Monday, April 29, 2019

Hugo von Hofmannstal

Hugo von Hofmannstal (1874—1929) is an Austrian poet, playwright and librettist. When he was just 16, he began publishing remarkably advanced poetry, and became well-connected within Vienna’s literary community.

In 1911 he wrote his adaptation of the 15th century English morality play Everyman, which later became (and still is) a regular feature of the Salzburg Festival. George Sterling says, Hofmannstal “vivified and humanized” the play, adding powerfully to “the dramatic and emotional elements”.

He also worked with Richard Strauss, being the librettist for several of his operas including Elektra (1909) and Arabella (1933). During WWI he held a government post, but the end of the war also marked the end of the monarchy to which he had been dedicated. His latter plays increasingly reflect his Christian faith.

The following are the first lines spoken by God in Everyman, translated by George Sterling and Richard Ordynski.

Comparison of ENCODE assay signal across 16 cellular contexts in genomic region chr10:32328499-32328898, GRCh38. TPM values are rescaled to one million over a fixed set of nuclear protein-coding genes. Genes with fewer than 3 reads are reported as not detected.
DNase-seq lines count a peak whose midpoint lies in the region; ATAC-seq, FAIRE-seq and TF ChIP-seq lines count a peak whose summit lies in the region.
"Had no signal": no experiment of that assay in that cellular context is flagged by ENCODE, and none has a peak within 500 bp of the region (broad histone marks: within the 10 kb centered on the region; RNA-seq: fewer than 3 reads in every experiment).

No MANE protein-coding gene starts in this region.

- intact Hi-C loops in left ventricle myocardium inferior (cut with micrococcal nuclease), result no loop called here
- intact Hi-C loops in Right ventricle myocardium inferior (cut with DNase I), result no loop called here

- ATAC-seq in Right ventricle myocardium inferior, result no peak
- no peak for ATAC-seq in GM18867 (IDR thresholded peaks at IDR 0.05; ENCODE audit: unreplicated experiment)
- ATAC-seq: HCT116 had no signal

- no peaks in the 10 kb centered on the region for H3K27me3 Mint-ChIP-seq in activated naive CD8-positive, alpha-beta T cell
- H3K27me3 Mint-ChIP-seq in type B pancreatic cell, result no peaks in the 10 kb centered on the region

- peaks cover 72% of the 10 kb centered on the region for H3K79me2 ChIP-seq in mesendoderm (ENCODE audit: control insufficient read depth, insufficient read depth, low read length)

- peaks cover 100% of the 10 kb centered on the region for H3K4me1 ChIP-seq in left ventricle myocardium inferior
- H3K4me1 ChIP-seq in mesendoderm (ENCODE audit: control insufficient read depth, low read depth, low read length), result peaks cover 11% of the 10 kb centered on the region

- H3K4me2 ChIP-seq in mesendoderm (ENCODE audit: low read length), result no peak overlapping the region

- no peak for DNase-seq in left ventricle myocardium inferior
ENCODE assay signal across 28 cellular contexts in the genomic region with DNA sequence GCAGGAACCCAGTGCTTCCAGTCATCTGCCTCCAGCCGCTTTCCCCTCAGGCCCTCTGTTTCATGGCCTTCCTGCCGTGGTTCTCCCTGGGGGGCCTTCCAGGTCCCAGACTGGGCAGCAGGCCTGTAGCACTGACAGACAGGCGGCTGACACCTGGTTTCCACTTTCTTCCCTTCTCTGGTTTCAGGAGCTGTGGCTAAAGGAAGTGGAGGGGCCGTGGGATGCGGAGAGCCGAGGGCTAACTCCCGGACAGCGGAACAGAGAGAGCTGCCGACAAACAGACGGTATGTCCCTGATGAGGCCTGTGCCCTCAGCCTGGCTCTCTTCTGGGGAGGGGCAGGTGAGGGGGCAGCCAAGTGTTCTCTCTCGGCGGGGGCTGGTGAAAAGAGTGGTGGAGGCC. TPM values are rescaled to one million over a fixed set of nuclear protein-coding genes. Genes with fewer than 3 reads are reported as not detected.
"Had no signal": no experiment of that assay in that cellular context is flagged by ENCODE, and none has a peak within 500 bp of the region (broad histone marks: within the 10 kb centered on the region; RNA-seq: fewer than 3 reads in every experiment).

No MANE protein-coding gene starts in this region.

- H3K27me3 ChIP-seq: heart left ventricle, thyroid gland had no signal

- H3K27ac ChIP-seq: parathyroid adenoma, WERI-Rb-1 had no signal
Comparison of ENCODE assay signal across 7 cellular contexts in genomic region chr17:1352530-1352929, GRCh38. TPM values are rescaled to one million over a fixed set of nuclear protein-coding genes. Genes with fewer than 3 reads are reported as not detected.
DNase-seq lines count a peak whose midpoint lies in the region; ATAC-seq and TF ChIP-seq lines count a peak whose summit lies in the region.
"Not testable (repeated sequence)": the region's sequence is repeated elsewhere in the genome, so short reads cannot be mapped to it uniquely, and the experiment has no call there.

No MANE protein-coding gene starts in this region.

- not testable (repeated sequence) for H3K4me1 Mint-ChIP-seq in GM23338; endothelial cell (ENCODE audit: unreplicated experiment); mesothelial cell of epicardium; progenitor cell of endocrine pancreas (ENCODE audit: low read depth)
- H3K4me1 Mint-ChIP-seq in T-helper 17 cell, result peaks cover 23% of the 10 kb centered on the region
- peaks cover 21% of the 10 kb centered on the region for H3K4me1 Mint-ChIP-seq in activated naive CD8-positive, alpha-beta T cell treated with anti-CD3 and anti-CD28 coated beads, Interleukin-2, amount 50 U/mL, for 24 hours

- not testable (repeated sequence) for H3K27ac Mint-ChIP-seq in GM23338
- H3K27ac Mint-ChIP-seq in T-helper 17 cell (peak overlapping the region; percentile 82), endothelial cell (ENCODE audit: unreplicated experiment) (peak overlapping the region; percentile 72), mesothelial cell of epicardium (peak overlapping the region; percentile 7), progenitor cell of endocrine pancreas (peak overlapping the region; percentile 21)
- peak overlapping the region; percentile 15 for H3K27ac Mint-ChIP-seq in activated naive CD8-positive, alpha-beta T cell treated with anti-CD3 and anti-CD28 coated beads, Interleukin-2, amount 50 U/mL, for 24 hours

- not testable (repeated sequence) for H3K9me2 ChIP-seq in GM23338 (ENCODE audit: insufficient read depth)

From Everyman

O men! vile men! how long shall I endure
The hardness of your hearts? Forgetting Me,
Dreading Me not, ye live the lives of beasts.
Basely sin-soaked, blind to My light and law.
And know Me not your God. The world alone
Enthralls you. Heavenly things beget your scorn.
The bond between My majesty and you
Ye have forgotten that I gave My blood.
Dying upon the Tree that men might live,
That I was nailed upon a martyr's cross,
That cruel thorns were woven for my crown,
That I gave all to you. Now all my laws
Ye break. But swiftly shall my judgment come
On sinful man. Unerring messenger!
Stand forth! I have a journey for thee, Death.

This post was suggested by my friend Burl Horniachek.

Entry written by D.S. Martin. His latest poetry collection is Ampersand (2018, Cascade). His books are available through Amazon, and Wipf & Stock, including the anthologies The Turning Aside, and Adam, Eve, & the Riders of the Apocalypse.